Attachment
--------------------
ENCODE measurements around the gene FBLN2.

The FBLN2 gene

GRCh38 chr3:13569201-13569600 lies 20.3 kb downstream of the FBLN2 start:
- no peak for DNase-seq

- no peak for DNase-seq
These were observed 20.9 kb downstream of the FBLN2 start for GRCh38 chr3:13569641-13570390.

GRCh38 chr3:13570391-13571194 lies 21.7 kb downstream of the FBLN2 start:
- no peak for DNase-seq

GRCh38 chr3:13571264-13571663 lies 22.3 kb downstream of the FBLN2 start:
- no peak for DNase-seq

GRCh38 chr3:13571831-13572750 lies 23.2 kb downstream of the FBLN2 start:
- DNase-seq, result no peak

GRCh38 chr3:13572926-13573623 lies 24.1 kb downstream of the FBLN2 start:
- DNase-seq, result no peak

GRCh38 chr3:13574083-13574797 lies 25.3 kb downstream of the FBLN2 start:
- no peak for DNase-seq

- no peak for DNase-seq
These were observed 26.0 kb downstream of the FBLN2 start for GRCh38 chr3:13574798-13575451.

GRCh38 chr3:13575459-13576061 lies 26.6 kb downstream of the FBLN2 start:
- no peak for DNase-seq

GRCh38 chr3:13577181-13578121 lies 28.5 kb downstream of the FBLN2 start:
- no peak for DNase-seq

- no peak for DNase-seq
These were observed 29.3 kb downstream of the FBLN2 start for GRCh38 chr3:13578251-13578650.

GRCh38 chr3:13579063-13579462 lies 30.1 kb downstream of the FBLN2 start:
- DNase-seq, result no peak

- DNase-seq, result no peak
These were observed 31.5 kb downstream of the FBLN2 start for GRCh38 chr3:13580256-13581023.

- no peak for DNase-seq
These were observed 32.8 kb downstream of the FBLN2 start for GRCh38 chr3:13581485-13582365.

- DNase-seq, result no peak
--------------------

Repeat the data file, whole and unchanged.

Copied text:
ENCODE measurements around the gene FBLN2.

The FBLN2 gene

GRCh38 chr3:13569201-13569600 lies 20.3 kb downstream of the FBLN2 start:
- no peak for DNase-seq

- no peak for DNase-seq
These were observed 20.9 kb downstream of the FBLN2 start for GRCh38 chr3:13569641-13570390.

GRCh38 chr3:13570391-13571194 lies 21.7 kb downstream of the FBLN2 start:
- no peak for DNase-seq

GRCh38 chr3:13571264-13571663 lies 22.3 kb downstream of the FBLN2 start:
- no peak for DNase-seq

GRCh38 chr3:13571831-13572750 lies 23.2 kb downstream of the FBLN2 start:
- DNase-seq, result no peak

GRCh38 chr3:13572926-13573623 lies 24.1 kb downstream of the FBLN2 start:
- DNase-seq, result no peak

GRCh38 chr3:13574083-13574797 lies 25.3 kb downstream of the FBLN2 start:
- no peak for DNase-seq

- no peak for DNase-seq
These were observed 26.0 kb downstream of the FBLN2 start for GRCh38 chr3:13574798-13575451.

GRCh38 chr3:13575459-13576061 lies 26.6 kb downstream of the FBLN2 start:
- no peak for DNase-seq

GRCh38 chr3:13577181-13578121 lies 28.5 kb downstream of the FBLN2 start:
- no peak for DNase-seq

- no peak for DNase-seq
These were observed 29.3 kb downstream of the FBLN2 start for GRCh38 chr3:13578251-13578650.

GRCh38 chr3:13579063-13579462 lies 30.1 kb downstream of the FBLN2 start:
- DNase-seq, result no peak

- DNase-seq, result no peak
These were observed 31.5 kb downstream of the FBLN2 start for GRCh38 chr3:13580256-13581023.

- no peak for DNase-seq
These were observed 32.8 kb downstream of the FBLN2 start for GRCh38 chr3:13581485-13582365.

- DNase-seq, result no peak